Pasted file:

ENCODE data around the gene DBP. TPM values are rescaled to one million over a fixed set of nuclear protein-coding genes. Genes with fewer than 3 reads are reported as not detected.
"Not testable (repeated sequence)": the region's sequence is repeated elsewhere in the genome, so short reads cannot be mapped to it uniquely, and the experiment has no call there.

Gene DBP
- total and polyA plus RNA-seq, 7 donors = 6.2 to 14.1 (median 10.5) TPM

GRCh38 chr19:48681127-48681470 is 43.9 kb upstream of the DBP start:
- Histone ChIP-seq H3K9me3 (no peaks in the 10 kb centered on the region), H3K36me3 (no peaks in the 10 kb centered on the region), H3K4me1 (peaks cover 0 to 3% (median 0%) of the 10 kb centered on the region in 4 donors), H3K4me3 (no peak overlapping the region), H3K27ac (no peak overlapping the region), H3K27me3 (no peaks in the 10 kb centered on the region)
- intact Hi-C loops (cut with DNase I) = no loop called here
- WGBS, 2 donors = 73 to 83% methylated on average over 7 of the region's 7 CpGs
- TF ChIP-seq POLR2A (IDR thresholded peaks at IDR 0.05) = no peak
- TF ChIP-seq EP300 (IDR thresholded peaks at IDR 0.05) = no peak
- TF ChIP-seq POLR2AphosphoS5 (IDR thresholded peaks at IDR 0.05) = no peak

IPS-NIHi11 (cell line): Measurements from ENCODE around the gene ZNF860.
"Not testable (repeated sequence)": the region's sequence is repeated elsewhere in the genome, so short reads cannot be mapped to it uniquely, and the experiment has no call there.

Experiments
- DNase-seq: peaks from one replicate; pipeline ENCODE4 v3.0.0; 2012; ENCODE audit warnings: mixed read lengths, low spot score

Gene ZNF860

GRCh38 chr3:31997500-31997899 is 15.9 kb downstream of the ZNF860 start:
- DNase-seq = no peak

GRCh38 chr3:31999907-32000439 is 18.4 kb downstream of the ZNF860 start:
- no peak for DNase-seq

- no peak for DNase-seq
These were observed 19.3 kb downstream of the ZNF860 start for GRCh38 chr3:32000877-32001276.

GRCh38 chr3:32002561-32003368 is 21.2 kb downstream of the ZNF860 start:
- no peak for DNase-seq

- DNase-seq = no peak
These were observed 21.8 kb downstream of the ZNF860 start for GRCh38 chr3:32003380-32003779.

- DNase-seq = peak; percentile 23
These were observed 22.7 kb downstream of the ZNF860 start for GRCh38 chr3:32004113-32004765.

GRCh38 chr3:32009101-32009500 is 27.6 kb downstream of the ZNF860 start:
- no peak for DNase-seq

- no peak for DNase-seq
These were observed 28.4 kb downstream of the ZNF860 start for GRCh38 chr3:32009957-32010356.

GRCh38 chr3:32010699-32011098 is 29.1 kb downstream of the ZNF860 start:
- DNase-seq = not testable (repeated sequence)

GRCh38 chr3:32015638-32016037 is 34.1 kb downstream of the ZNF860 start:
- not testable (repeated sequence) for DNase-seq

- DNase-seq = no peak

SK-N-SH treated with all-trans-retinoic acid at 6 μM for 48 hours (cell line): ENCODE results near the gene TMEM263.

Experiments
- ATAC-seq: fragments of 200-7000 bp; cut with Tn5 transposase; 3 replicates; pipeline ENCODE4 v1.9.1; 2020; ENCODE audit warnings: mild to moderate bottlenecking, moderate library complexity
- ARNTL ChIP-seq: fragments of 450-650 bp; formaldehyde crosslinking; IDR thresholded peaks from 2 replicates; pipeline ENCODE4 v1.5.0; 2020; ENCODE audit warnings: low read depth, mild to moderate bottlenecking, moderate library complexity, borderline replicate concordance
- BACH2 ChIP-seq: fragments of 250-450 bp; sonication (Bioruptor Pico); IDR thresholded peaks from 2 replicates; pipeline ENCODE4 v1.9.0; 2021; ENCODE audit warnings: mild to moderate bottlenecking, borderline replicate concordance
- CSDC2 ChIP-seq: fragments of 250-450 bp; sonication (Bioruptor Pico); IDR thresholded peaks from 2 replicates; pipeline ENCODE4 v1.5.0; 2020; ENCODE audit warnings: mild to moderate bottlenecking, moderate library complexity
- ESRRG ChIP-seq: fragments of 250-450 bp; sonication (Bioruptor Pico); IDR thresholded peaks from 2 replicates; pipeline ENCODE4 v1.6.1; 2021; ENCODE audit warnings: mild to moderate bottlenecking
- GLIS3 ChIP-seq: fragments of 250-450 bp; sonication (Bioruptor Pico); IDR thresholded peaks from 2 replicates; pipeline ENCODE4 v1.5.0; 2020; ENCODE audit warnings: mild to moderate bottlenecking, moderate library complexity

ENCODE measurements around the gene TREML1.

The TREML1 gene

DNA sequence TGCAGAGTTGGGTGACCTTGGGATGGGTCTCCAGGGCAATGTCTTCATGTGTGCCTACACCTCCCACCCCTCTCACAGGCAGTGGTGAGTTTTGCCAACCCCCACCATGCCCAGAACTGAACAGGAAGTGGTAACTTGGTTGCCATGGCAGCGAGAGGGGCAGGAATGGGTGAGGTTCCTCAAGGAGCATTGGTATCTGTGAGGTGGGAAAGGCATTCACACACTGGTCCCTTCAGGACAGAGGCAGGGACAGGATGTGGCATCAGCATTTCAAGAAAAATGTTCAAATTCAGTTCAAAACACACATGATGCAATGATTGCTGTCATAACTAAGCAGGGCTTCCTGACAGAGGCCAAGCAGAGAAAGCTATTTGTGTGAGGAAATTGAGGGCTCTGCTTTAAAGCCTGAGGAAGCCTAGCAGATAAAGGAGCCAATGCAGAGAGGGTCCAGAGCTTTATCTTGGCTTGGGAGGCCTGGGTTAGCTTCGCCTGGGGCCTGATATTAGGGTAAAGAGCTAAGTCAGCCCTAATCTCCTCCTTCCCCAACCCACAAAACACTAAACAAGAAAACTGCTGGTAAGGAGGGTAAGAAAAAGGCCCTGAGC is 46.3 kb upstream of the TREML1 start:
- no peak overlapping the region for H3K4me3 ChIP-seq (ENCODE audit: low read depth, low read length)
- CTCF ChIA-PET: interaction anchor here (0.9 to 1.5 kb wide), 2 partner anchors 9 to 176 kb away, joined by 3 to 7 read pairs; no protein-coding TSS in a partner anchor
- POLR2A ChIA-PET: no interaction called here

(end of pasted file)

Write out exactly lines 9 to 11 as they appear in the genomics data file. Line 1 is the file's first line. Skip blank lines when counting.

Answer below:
- TF ChIP-seq POLR2A (IDR thresholded peaks at IDR 0.05) = no peak
- TF ChIP-seq EP300 (IDR thresholded peaks at IDR 0.05) = no peak
- TF ChIP-seq POLR2AphosphoS5 (IDR thresholded peaks at IDR 0.05) = no peak